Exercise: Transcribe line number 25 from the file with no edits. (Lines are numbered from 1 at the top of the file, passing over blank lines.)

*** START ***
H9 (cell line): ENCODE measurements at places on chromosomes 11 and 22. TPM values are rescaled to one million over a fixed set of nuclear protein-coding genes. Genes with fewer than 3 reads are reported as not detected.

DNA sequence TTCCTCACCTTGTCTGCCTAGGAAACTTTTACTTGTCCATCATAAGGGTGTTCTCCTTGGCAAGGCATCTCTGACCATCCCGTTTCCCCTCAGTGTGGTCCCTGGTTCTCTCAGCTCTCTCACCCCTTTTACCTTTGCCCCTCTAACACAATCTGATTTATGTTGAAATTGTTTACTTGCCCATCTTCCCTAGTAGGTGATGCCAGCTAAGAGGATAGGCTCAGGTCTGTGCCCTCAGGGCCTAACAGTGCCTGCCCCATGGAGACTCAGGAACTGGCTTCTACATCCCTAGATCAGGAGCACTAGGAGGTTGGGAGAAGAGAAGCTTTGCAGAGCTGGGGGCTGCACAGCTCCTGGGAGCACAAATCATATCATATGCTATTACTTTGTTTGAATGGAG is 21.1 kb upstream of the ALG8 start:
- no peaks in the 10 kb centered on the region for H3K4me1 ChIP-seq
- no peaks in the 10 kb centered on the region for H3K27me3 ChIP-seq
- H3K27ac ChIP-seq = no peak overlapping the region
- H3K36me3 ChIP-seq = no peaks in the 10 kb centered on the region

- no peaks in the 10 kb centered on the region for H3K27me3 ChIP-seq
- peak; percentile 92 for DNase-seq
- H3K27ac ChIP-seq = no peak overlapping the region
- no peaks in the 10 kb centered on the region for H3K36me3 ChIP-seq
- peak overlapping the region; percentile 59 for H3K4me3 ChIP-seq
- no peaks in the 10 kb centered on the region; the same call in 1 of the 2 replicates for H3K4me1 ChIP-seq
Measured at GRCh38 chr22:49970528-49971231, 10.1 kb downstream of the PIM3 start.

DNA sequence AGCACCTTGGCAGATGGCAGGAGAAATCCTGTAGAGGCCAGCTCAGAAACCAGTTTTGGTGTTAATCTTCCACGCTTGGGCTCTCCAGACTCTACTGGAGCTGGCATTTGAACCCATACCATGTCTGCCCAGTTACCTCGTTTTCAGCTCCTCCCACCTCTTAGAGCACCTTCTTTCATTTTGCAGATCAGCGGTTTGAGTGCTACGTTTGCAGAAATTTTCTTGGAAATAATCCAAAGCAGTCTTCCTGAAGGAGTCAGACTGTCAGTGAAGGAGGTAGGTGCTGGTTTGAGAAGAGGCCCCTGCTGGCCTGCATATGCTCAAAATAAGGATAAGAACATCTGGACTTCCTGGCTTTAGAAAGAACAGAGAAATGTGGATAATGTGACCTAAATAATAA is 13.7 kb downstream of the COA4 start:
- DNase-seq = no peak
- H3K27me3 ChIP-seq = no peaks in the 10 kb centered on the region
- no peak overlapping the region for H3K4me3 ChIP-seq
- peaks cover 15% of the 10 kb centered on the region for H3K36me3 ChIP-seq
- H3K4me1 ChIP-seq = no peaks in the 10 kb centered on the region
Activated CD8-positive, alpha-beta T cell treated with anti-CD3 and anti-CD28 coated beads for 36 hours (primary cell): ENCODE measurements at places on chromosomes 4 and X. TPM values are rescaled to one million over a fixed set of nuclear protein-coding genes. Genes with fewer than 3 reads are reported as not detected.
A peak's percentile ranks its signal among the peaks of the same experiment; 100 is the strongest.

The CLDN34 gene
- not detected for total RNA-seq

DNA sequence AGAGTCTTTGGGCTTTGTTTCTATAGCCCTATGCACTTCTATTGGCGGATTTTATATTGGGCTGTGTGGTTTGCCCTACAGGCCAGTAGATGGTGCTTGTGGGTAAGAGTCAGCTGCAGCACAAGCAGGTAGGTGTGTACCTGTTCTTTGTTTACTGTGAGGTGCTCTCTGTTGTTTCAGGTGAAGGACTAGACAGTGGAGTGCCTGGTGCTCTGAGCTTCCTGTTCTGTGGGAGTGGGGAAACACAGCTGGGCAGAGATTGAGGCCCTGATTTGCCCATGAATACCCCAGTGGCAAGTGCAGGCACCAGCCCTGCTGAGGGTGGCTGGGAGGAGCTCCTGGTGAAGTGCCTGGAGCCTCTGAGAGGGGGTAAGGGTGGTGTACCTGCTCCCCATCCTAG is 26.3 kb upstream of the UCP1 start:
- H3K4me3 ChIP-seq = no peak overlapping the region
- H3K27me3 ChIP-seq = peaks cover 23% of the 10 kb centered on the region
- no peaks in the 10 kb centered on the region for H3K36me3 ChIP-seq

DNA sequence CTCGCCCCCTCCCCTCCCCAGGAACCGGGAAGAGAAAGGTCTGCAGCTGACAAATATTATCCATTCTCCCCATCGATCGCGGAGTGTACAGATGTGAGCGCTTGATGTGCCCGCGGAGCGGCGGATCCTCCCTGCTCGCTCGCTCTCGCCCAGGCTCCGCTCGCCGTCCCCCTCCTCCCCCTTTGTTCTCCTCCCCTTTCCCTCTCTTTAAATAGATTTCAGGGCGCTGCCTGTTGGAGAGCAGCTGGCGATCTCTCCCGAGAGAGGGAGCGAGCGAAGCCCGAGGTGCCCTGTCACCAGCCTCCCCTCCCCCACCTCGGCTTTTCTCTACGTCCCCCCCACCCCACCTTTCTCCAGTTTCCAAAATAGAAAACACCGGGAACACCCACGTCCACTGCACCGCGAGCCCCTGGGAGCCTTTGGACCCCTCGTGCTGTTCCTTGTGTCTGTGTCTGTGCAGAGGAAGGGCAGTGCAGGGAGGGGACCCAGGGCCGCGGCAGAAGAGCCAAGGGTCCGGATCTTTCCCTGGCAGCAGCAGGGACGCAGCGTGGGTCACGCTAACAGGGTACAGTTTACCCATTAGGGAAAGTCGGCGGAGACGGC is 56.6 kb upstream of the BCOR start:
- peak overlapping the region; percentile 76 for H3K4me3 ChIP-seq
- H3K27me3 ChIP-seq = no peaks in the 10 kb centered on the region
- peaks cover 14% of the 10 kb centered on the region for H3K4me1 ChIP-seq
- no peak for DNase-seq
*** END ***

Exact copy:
- H3K4me3 ChIP-seq = no peak overlapping the region